A pair of therapists has lost a paper in Sage Open because they’d previously published the article in another journal (more on that in a bit).
The article, “Bridging the gap between theory and practice with film: How to use Fight Club to teach existential counseling theory and techniques,” appeared in 2013. The authors were Katarzyna Peoples, a counselor at Walden University, and Stephanie Helsel, a therapist whose LinkedIn page lists her as an adjunct professor at Waynesburg University in Pennsylvania. The two appear to have connected at Duquesne University, where each received her doctoral degrees.
As we’re fond of repeating, sunlight is the best disinfectant. Which doesn’t jibe with the findings in an eye-catching 2018 paper that found people were less fearful of catching a contagious illness if they were in a dark room or were wearing sunglasses.
Fortunately for us, although not for the researchers, we no longer have to live with the cognitive dissonance. The paper, the journal tells us, will be retracted for flaws in the data — which, thanks to the open sharing of data, quickly came to light.
This one gave us pause: A journal recently removed a 1992 paper, providing only a terse explanation — “The above article has been removed at the author’s request.”
Author John Frank Nowikowski tells Retraction Watch he never submitted the article to the Police Journal; it was originally published in the Buenos Aires Herald in Argentina. He asked the journal to remove it because, as a freelance writer, he had expected to be paid for it, but never had been. SAGE purchased the journal from its original publisher, Vathek, in 2014, and agreed to honor the author’s request. But the notice says only that — the 26-year-old article was withdrawn at the author’s request.
Many publishers have been duped by fake peer reviews, which have brought down more than 600 papers to date. But some continue to get fooled.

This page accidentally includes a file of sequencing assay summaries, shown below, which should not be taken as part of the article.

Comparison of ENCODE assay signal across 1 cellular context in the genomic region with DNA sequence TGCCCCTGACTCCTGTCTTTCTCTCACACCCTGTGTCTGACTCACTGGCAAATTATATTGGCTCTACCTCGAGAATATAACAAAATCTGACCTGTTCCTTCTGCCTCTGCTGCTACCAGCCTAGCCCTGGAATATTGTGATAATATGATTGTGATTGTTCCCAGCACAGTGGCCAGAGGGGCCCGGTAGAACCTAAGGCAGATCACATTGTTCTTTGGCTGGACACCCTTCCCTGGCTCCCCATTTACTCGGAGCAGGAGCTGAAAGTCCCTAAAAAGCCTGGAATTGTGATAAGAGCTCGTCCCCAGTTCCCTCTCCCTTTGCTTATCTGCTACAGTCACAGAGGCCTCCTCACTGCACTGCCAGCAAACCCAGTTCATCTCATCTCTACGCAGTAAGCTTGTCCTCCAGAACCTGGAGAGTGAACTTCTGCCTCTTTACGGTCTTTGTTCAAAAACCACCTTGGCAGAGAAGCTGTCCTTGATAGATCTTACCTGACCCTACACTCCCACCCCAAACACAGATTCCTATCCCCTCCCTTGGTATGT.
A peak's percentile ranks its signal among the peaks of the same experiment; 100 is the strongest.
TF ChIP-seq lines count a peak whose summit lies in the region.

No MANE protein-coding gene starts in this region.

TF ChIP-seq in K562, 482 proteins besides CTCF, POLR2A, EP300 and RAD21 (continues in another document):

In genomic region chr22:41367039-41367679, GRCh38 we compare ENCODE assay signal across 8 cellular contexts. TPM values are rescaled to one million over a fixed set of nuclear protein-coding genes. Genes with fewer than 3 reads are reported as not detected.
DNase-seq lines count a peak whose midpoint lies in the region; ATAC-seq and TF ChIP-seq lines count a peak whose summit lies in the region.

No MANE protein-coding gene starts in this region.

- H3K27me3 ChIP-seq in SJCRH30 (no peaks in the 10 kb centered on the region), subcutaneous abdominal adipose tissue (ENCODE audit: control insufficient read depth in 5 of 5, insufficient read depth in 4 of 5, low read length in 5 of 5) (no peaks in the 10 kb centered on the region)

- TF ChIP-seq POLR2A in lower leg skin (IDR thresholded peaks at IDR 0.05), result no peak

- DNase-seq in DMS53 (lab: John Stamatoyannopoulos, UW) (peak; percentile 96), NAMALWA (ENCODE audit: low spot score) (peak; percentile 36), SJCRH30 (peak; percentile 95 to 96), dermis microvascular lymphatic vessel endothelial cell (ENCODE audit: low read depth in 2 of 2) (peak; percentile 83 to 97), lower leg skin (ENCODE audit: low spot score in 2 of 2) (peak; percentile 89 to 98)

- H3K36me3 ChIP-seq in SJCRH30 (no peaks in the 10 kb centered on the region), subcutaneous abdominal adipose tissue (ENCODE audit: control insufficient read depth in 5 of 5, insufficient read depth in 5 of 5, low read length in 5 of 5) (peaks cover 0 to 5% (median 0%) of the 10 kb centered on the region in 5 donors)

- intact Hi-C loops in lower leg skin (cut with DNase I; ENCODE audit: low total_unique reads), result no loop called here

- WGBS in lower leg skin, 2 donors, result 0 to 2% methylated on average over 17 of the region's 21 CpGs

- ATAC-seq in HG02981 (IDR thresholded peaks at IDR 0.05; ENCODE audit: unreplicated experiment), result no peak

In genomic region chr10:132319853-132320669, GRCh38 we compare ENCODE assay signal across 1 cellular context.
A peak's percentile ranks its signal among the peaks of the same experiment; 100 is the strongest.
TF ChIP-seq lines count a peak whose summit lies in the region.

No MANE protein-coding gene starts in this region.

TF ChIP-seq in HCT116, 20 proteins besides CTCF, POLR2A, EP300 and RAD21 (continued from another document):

Recently, SAGE retracted 10 papers published as part of two special collections in Advances in Mechanical Engineering after discovering the peer review process that had been managed by the guest editors “did not meet the journal’s usual rigorous standards.” After a new set of reviewers looked over the collections, they determined 10 papers included “technical errors,” and the content “did not meet the journal’s required standard of scientific validity.”
Yeah, we’re not exactly sure what happened here, either. SAGE gave us a little extra clarity — but not much.
The paper found that the presence of weapons increased people’s aggressiveness, but not feelings of anger. However, the corresponding author, Arlin James Benjamin, who works at University of Arkansas–Fort Smith, told us:
we would urge considerably more caution in interpreting the impact of weapons on behavioral outcomes based on those initial re-analyses.
Last month, a colleague of emergency medicine doctor Daniel Waxman sent him some newly reported findings that took him by surprise. Waxman knew from the title of a press release about the recent paper — “Nearly Half of U.S. Medical Care Comes From Emergency Rooms” — that something was wrong.
Immediately I said, that’s not true. It’s just crazy.
Waxman quickly realized the mistake: The data were based only on care provided in hospitals — much of which, not surprisingly, originates from emergency departments (EDs). But the title of the paper, the abstract, and other places in the text do not specify that. What’s more, the press release about the study says the findings relate to “all medical care.” The journal has since changed the paper, including the title, to make that distinction clear, but not provided any editorial notice indicating the text had been updated. Meanwhile, the press release and news stories about the original study continue to report the “surprising” original findings.
What Caught Our Attention: A big peer review (and perhaps academic mentorship) fail. These researchers used the wrong anticoagulant for their blood samples, leading them to believe that certain blood components were fighting microbes. The authors counted the number of colonies to show how well or poorly Tuberculin mycobacteria were growing in cultures — but blood samples need anticoagulants to prevent clots before analysis, and they used an anticoagulant that actually prevented the microbes from colonizing. The authors (and reviewers) should have known this from Continue reading Caught Our Notice: Dear peer reviewer, please read the methods section. Sincerely, everyone